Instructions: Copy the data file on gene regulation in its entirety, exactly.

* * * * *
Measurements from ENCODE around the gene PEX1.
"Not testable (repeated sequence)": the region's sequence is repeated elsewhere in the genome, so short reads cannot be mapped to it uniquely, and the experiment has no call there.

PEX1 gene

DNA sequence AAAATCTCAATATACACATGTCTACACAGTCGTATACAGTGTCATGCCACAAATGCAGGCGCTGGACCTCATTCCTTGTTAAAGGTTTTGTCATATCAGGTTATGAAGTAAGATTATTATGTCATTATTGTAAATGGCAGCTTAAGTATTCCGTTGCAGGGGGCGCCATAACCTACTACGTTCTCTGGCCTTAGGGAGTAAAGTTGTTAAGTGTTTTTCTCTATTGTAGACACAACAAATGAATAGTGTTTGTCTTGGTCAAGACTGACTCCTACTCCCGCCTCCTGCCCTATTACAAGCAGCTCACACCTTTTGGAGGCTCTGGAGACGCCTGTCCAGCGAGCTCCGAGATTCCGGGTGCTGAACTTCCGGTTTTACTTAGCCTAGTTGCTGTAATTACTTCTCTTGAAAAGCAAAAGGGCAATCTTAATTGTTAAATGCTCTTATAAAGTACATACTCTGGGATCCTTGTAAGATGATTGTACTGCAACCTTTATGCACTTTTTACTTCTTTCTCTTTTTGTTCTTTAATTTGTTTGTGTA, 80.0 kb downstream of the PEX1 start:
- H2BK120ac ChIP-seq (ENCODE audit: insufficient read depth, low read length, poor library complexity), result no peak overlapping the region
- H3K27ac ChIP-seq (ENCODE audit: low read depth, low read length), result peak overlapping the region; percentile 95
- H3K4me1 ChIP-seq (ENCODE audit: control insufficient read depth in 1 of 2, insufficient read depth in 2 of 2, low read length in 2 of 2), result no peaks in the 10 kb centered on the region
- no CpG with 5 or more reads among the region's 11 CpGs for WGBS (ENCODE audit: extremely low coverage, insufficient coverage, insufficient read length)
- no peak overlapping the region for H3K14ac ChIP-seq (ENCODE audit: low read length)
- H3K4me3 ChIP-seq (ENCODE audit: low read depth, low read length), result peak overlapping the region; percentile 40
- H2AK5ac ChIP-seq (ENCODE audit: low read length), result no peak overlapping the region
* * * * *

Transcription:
Measurements from ENCODE around the gene PEX1.
"Not testable (repeated sequence)": the region's sequence is repeated elsewhere in the genome, so short reads cannot be mapped to it uniquely, and the experiment has no call there.

PEX1 gene

DNA sequence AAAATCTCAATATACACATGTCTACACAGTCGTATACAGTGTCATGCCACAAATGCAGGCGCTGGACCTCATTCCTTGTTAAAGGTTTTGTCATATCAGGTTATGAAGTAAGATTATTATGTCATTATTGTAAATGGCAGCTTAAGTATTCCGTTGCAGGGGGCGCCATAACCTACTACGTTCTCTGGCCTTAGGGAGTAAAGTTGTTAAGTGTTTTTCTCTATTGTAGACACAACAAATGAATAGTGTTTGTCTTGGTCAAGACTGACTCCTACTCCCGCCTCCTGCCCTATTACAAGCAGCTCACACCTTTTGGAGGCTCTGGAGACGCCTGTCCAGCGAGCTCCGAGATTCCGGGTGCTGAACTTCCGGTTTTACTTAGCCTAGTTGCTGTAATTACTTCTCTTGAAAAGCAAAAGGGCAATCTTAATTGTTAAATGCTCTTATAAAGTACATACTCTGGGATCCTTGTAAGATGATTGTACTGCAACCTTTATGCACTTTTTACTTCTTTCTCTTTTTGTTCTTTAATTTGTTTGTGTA, 80.0 kb downstream of the PEX1 start:
- H2BK120ac ChIP-seq (ENCODE audit: insufficient read depth, low read length, poor library complexity), result no peak overlapping the region
- H3K27ac ChIP-seq (ENCODE audit: low read depth, low read length), result peak overlapping the region; percentile 95
- H3K4me1 ChIP-seq (ENCODE audit: control insufficient read depth in 1 of 2, insufficient read depth in 2 of 2, low read length in 2 of 2), result no peaks in the 10 kb centered on the region
- no CpG with 5 or more reads among the region's 11 CpGs for WGBS (ENCODE audit: extremely low coverage, insufficient coverage, insufficient read length)
- no peak overlapping the region for H3K14ac ChIP-seq (ENCODE audit: low read length)
- H3K4me3 ChIP-seq (ENCODE audit: low read depth, low read length), result peak overlapping the region; percentile 40
- H2AK5ac ChIP-seq (ENCODE audit: low read length), result no peak overlapping the region